February 1st to 5th 2016
Olhão, Portugal
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A novel system to manipulate and control CO2 levels in mesocosms for ocean acidification experiments

Scientific Exhibition
Future Oceans
Wednesday, February 3, 2016 -
18:30 to 20:00

Sordo, L. 1 Santos, R. 2 Reis, J. 3 Silva, J. 4

1Centre of Marine Sciences (CCMAR), University of Algarve, Campus de Gambelas, 8005-139 Faro, Portugal
2Centre of Marine Sciences (CCMAR), University of Algarve, Campus de Gambelas, 8005-139 Faro, Portugal
3Centre of Marine Sciences (CCMAR), University of Algarve, Campus de Gambelas, 8005-139 Faro, Portugal
4Centre of Marine Sciences (CCMAR), University of Algarve, Campus de Gambelas, 8005-139 Faro, Portugal

Contradictory results in Ocean Acidification (OA) experimental studies may derive from existing technical problems in the manipulation and control of desired CO2 levels. Most experimental OA systems rely on pH as an indirect way to control CO2. However, accurate pH measurements are difficult to obtain and shifts in temperature and/or salinity alter the relationship between pH and pCO2, leading to uncertainty in real pCO2 levels, even if pH is apparently stable. Trying to overcome this problem, we developed a system, in which the target pCO2 is controlled via direct pCO2 analysis of seawater. Water in a header tank is permanently re-circulated through an air-water equilibrator, in which a low-volume closed air circuit is equilibrated with the system water. The air is then routed to an infrared gas analyzer (IRGA) that conveys the pCO2 value to a PID (Proportional-Integral-Derivative) controller, which in turn commands a solenoid valve that opens and closes the CO2 flush to the header tank. The PID controller is pre-programmed and set to maintain a certain pCO2 and its embedded algorithm allows for a fine-tuning of the CO2 flush. The pre-mixed water of the header tank is then distributed to the experimental units in a low-flow open circuit. This direct type of control eliminates the problems associated with pH electrodes and accommodates potential temperature and salinity shifts, as the target variable is directly measured instead of calculated. A prototype unit using this control system is now running for two years in CCMAR field lab in southern Portugal, with good long-term stability. Because there is no direct bubbling into the experimental units, this system is also suitable for experiments with phytoplankton and most other marine organisms.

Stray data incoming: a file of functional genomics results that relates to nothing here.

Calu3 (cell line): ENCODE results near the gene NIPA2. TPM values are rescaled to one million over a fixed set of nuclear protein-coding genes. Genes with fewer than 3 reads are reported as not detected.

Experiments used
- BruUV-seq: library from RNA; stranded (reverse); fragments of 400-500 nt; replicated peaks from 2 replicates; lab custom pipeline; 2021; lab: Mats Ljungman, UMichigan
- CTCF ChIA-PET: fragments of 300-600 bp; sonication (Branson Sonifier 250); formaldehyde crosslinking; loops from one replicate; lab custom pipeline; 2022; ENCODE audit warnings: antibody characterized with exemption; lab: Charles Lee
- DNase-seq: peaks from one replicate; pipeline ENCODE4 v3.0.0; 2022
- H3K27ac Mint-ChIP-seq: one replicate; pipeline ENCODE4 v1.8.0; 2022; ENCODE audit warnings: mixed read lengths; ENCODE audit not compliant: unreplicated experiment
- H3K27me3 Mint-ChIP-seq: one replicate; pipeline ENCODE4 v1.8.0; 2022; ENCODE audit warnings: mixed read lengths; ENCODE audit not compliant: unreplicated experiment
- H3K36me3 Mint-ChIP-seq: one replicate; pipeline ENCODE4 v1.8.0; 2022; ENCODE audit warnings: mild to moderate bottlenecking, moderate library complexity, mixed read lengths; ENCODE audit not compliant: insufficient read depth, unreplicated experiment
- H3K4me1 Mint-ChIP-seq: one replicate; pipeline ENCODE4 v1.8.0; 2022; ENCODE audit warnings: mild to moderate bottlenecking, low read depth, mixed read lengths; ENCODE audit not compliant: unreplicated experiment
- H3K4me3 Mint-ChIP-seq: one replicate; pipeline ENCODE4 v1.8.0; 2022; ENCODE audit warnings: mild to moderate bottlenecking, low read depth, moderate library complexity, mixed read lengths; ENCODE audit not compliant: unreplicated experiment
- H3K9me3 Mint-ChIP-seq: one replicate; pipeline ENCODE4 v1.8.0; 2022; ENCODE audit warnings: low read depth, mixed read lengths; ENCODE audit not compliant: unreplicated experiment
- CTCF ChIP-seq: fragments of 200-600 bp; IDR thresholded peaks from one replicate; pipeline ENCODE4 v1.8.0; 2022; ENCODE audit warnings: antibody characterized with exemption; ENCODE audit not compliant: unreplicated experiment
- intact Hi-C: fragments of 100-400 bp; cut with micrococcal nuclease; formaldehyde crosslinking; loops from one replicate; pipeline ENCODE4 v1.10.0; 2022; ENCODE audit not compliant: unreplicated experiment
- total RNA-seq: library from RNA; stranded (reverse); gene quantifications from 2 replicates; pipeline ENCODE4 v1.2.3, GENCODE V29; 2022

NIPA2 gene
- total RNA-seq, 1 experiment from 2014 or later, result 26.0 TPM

keywords: 
Ocean Acidification (OA), OA experimental design, gas bubbling, CO2

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